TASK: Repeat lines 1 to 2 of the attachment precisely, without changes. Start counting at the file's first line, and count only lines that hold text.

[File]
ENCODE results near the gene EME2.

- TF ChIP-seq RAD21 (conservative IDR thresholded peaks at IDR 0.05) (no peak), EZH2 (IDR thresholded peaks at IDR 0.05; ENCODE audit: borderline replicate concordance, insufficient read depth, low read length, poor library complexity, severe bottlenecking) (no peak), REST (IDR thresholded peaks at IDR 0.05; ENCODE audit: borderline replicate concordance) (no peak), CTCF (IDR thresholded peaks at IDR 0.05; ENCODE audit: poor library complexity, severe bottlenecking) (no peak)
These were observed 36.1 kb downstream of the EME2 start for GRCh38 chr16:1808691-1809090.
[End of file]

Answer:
ENCODE results near the gene EME2.

- TF ChIP-seq RAD21 (conservative IDR thresholded peaks at IDR 0.05) (no peak), EZH2 (IDR thresholded peaks at IDR 0.05; ENCODE audit: borderline replicate concordance, insufficient read depth, low read length, poor library complexity, severe bottlenecking) (no peak), REST (IDR thresholded peaks at IDR 0.05; ENCODE audit: borderline replicate concordance) (no peak), CTCF (IDR thresholded peaks at IDR 0.05; ENCODE audit: poor library complexity, severe bottlenecking) (no peak)